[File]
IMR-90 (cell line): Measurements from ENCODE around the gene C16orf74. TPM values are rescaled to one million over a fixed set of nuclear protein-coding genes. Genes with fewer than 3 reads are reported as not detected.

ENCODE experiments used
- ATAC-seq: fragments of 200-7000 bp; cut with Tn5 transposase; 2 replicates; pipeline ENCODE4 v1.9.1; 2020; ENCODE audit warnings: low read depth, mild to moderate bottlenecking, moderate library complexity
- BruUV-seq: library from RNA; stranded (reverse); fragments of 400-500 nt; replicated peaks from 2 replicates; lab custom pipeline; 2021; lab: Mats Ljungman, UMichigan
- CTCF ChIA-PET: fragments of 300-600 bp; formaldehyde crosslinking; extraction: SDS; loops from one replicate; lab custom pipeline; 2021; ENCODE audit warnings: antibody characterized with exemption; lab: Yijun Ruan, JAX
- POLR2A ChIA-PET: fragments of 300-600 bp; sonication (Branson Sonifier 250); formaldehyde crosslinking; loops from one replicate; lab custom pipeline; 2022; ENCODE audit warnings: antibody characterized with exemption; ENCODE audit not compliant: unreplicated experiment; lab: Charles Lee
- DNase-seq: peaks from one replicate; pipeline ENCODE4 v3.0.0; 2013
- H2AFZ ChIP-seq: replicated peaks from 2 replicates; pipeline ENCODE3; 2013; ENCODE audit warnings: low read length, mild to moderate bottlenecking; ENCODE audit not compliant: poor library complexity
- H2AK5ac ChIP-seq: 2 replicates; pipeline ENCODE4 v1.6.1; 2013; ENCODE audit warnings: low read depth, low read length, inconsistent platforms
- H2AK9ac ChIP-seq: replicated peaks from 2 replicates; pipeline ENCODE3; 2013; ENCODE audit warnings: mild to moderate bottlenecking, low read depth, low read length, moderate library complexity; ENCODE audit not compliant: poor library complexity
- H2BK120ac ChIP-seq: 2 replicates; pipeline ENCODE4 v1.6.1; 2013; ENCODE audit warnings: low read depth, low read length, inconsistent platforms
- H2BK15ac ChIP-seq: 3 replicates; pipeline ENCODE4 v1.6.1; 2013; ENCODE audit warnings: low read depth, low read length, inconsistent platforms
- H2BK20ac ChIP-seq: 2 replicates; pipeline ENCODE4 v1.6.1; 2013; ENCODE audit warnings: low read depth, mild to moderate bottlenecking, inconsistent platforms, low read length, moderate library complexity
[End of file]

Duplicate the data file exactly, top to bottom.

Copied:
IMR-90 (cell line): Measurements from ENCODE around the gene C16orf74. TPM values are rescaled to one million over a fixed set of nuclear protein-coding genes. Genes with fewer than 3 reads are reported as not detected.

ENCODE experiments used
- ATAC-seq: fragments of 200-7000 bp; cut with Tn5 transposase; 2 replicates; pipeline ENCODE4 v1.9.1; 2020; ENCODE audit warnings: low read depth, mild to moderate bottlenecking, moderate library complexity
- BruUV-seq: library from RNA; stranded (reverse); fragments of 400-500 nt; replicated peaks from 2 replicates; lab custom pipeline; 2021; lab: Mats Ljungman, UMichigan
- CTCF ChIA-PET: fragments of 300-600 bp; formaldehyde crosslinking; extraction: SDS; loops from one replicate; lab custom pipeline; 2021; ENCODE audit warnings: antibody characterized with exemption; lab: Yijun Ruan, JAX
- POLR2A ChIA-PET: fragments of 300-600 bp; sonication (Branson Sonifier 250); formaldehyde crosslinking; loops from one replicate; lab custom pipeline; 2022; ENCODE audit warnings: antibody characterized with exemption; ENCODE audit not compliant: unreplicated experiment; lab: Charles Lee
- DNase-seq: peaks from one replicate; pipeline ENCODE4 v3.0.0; 2013
- H2AFZ ChIP-seq: replicated peaks from 2 replicates; pipeline ENCODE3; 2013; ENCODE audit warnings: low read length, mild to moderate bottlenecking; ENCODE audit not compliant: poor library complexity
- H2AK5ac ChIP-seq: 2 replicates; pipeline ENCODE4 v1.6.1; 2013; ENCODE audit warnings: low read depth, low read length, inconsistent platforms
- H2AK9ac ChIP-seq: replicated peaks from 2 replicates; pipeline ENCODE3; 2013; ENCODE audit warnings: mild to moderate bottlenecking, low read depth, low read length, moderate library complexity; ENCODE audit not compliant: poor library complexity
- H2BK120ac ChIP-seq: 2 replicates; pipeline ENCODE4 v1.6.1; 2013; ENCODE audit warnings: low read depth, low read length, inconsistent platforms
- H2BK15ac ChIP-seq: 3 replicates; pipeline ENCODE4 v1.6.1; 2013; ENCODE audit warnings: low read depth, low read length, inconsistent platforms
- H2BK20ac ChIP-seq: 2 replicates; pipeline ENCODE4 v1.6.1; 2013; ENCODE audit warnings: low read depth, mild to moderate bottlenecking, inconsistent platforms, low read length, moderate library complexity